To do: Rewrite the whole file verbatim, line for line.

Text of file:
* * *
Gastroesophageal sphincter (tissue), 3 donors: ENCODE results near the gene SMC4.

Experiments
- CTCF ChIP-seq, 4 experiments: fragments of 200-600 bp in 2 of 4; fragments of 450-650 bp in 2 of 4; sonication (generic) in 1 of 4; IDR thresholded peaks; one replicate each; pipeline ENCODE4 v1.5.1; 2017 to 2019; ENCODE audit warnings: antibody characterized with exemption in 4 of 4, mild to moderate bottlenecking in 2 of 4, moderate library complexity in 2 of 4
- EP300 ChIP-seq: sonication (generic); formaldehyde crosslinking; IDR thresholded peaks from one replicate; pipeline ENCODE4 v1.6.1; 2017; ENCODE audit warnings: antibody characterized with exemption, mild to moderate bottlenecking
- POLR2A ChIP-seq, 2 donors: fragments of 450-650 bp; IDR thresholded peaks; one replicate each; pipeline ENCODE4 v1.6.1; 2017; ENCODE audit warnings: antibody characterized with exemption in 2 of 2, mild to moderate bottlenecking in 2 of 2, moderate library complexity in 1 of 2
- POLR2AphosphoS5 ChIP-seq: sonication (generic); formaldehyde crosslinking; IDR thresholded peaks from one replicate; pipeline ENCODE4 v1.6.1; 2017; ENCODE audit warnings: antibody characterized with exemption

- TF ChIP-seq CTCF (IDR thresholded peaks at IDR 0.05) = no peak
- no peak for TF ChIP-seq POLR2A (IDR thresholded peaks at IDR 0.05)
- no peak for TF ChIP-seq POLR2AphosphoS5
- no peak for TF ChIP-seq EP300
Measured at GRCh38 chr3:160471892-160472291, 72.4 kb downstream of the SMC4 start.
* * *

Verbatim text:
Gastroesophageal sphincter (tissue), 3 donors: ENCODE results near the gene SMC4.

Experiments
- CTCF ChIP-seq, 4 experiments: fragments of 200-600 bp in 2 of 4; fragments of 450-650 bp in 2 of 4; sonication (generic) in 1 of 4; IDR thresholded peaks; one replicate each; pipeline ENCODE4 v1.5.1; 2017 to 2019; ENCODE audit warnings: antibody characterized with exemption in 4 of 4, mild to moderate bottlenecking in 2 of 4, moderate library complexity in 2 of 4
- EP300 ChIP-seq: sonication (generic); formaldehyde crosslinking; IDR thresholded peaks from one replicate; pipeline ENCODE4 v1.6.1; 2017; ENCODE audit warnings: antibody characterized with exemption, mild to moderate bottlenecking
- POLR2A ChIP-seq, 2 donors: fragments of 450-650 bp; IDR thresholded peaks; one replicate each; pipeline ENCODE4 v1.6.1; 2017; ENCODE audit warnings: antibody characterized with exemption in 2 of 2, mild to moderate bottlenecking in 2 of 2, moderate library complexity in 1 of 2
- POLR2AphosphoS5 ChIP-seq: sonication (generic); formaldehyde crosslinking; IDR thresholded peaks from one replicate; pipeline ENCODE4 v1.6.1; 2017; ENCODE audit warnings: antibody characterized with exemption

- TF ChIP-seq CTCF (IDR thresholded peaks at IDR 0.05) = no peak
- no peak for TF ChIP-seq POLR2A (IDR thresholded peaks at IDR 0.05)
- no peak for TF ChIP-seq POLR2AphosphoS5
- no peak for TF ChIP-seq EP300
Measured at GRCh38 chr3:160471892-160472291, 72.4 kb downstream of the SMC4 start.